by Kelly Gates
In 2007, a group of brand savvy advertising professionals in Minneapolis put their heads together and came up with the concept for craft beer centered on the area’s concentrated cabin culture called “Lakemaid Beer.” According to Jack Supple, president of Lakemaid Beer, it all started with the invention of a freshwater version of the mermaid.
“We do quite a bit of work for clients in the fishing industry and we wondered why there weren’t any mythical freshwater mermaids,” Supple said. “So, we created a half woman, half walleye. Then a half woman, half large mouth bass and a half woman, half muskie and called them, ‘lakemaids.’”
After coming up with 12 mythical lakemaids — with one to represent each of the most common freshwater fish — the creative crew chose to concoct a craft beer that walked that fine line between the “more challenging craft beers and the less challenging domestics,” added Supple.
The group understood that it was not enough for Lakemaid Beer to have an appealing concept. The beer had to boast a flavor that was sessional and delicious and as a result, would bring the beverage buyers back time and again.
Supple and his team turned to August Schell, a local craft brewing company that helped formulate just the right recipe for Lakemaid.
“In the beginning, after solidifying the beer recipe, packaging and design, we distributed mostly in Minnesota and Wisconsin,” noted Supple. “Then, we spread to eight states and in 2010, we developed a winter Lakemaid lager for ice fishermen. When we began to exceed capacity at August Schell, we moved product to Stevens Point Brewery, enabling us to have enough summer and winter beer for all of our customers.”
As the brand expanded, so did its marketing outreach. The company’s staff focused on their core demographic, which included both fishermen and their friends and family. This group not only enjoys fishing, but also escaping to lakeside cabins throughout the summer.
A large part of this cabin culture involves the interaction and even comradery between friends and family members during fishing trips and weekend excursions “up north,” said Supple. So, as part of the initial Lakemaid Beer concept, the business’ founders came up with the idea of bottle cap bingo.
“We made drinking Lakemaid Beer an experience, with sayings on the inside of each bottle cap,” explained Supple. “One might say, ‘fish catches 11-pound steelhead’ or ‘fish catches 12-pound walleye.’ Or, you could get a bad one like, ‘line broke’ or worst of all, ‘net man blew it.’”
At the end of a long day’s fishing, Lakemaid drinkers can be found tossing a dollar or two into a kitty at a lakeside bar or back at the cabin, betting on who will uncap the best bottle top.
Other unique marketing concepts used by Lakeside Beer include flying over large lakes on opening day in May in planes dragging Lakeside Beer 45 ft. X 90 ft. banners across the sky.
The company has also invested in small, roadside boards along popular northbound migration routes with multiple signs placed in succession. One grouping of signs bore the words, “Way up north, near beaches, we share the fridge, with jumbo leeches, Lakemaid Beer.”
“It’s an inexpensive, fun way to market to our consumers and build our fan base,” said Supple. “These marketing messages become a fun part of the driving-up-north experience. We’ve had people tell us on Facebook that they pulled off just to buy Lakemaid Beer because they enjoyed the signs so much.”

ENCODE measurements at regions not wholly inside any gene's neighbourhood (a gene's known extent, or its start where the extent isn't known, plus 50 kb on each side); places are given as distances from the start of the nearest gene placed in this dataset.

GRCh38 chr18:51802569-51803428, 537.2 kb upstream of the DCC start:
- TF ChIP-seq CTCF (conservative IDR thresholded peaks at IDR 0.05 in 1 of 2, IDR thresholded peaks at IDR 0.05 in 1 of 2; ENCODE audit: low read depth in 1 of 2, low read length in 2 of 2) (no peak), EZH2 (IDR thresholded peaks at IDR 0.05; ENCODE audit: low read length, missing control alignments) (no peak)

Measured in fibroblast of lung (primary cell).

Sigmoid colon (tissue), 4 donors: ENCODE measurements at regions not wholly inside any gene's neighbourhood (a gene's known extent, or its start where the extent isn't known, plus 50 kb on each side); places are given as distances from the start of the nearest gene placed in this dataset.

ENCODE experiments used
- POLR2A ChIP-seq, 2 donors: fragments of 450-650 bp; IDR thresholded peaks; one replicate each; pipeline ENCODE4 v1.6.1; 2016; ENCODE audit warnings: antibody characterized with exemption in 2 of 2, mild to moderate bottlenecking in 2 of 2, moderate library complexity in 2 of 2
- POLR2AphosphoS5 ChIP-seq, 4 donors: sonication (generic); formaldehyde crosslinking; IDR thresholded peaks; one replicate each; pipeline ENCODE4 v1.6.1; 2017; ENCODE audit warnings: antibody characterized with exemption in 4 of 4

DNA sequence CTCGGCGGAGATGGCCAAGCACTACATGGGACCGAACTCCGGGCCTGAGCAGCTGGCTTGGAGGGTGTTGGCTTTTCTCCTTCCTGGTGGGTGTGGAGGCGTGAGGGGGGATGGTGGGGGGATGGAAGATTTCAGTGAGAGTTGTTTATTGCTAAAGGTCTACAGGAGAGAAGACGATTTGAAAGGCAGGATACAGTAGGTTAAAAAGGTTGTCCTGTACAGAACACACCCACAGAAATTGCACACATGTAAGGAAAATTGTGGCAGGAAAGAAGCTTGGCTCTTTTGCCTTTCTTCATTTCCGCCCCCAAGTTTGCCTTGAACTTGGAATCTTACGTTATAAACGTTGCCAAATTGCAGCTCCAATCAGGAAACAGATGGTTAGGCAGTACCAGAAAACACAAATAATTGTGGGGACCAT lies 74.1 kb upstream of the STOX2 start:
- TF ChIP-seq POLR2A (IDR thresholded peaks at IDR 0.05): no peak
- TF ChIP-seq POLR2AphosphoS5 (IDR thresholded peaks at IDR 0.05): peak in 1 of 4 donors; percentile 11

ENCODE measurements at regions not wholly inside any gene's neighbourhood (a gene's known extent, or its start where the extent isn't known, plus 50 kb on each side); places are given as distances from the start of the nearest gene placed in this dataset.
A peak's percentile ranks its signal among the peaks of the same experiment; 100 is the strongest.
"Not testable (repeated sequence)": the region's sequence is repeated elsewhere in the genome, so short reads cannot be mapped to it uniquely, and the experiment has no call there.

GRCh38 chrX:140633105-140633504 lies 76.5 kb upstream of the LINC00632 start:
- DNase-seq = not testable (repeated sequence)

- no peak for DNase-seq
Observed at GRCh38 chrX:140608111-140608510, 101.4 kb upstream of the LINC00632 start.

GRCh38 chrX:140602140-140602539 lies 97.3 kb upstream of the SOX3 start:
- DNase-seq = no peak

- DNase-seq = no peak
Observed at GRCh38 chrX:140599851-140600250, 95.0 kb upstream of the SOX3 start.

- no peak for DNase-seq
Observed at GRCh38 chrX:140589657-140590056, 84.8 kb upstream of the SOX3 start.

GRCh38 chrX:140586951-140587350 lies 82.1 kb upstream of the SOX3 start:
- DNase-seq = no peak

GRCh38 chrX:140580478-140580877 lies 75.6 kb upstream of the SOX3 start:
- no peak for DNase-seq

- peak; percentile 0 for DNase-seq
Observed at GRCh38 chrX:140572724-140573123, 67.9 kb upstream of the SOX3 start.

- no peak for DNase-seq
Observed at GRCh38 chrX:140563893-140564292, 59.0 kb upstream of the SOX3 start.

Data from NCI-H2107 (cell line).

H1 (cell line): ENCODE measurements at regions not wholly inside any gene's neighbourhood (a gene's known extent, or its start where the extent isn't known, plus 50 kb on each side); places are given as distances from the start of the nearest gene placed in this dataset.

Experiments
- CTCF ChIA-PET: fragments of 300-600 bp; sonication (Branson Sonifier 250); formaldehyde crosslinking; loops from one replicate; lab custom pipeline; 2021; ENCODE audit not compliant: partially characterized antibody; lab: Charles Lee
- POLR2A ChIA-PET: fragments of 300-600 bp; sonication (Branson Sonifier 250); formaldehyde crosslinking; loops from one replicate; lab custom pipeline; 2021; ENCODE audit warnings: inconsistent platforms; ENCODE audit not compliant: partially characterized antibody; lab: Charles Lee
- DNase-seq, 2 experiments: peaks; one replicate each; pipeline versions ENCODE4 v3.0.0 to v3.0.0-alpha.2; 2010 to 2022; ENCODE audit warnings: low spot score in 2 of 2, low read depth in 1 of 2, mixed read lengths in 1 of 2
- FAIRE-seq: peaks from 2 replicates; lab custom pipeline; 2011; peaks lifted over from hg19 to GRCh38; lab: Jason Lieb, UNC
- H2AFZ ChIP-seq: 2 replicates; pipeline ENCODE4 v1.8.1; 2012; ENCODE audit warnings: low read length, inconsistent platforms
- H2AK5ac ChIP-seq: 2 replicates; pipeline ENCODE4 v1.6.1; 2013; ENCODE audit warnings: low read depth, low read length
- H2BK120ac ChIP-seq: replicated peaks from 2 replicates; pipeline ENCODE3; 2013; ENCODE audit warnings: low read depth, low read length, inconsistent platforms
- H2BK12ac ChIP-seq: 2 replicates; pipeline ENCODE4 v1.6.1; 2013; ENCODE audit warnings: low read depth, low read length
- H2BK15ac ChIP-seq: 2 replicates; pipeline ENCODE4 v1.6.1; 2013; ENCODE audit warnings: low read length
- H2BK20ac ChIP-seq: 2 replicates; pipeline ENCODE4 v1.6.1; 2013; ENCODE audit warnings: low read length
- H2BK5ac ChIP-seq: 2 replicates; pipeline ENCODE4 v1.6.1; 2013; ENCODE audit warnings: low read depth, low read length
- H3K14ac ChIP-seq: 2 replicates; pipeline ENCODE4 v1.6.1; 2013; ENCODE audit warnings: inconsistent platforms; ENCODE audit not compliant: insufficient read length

One of the most elaborate promotional notions the company has come up with involves a small drone aircraft. According to Supple, because modern day ice fishermen locate their ice shanties or favorite fishing spots using GPS technology, using a drone to deliver Lakemaid Beer to specific coordinates — aka, to the front door of an ice house — was worth a try.
The company tested a smaller drone, which wasn’t able to lift and transport a full 15.9 oz. package of beer bottles. But, that didn’t matter. They simply removed several bottles and sent the miniature flying machine out over an iced-over lake anyway.
“We decided to do the drone delivery as a promotional piece, making a video that we posted on YouTube and our Facebook page and website,” said Supple. “We’ve had some issues with the FAA not approving drones for commercial use, so we aren’t currently able to use it to deliver to actual customers, but the technology is coming. Even the FAA has estimates on its web site regarding a certain number of commercially licensed drones that could be in operation in about a year or so.”
If Lakemaid Beer is ultimately awarded approval to deliver via drone, it would move forward with a larger model that can carry heavier loads. And the company’s customers would enjoy yet another layer to the already one-of-a-kind brand that is Lakemaid Beer.
“This would be such a great novelty experience when buying Lakemaid Beer,” said Supple. “People would definitely have fun surprising friends and guests with a beer delivered this way.”
For now, the brand will continue growing market-by-market, following the incidences of fishing license applications in each new state. And, with more than 33 million fishermen spending about $34 billion annually on trips, equipment, licenses and other items, Supple wants his company to, “be the ‘other items’” he added.
Crafting into the cabin culture
by Kelly Gates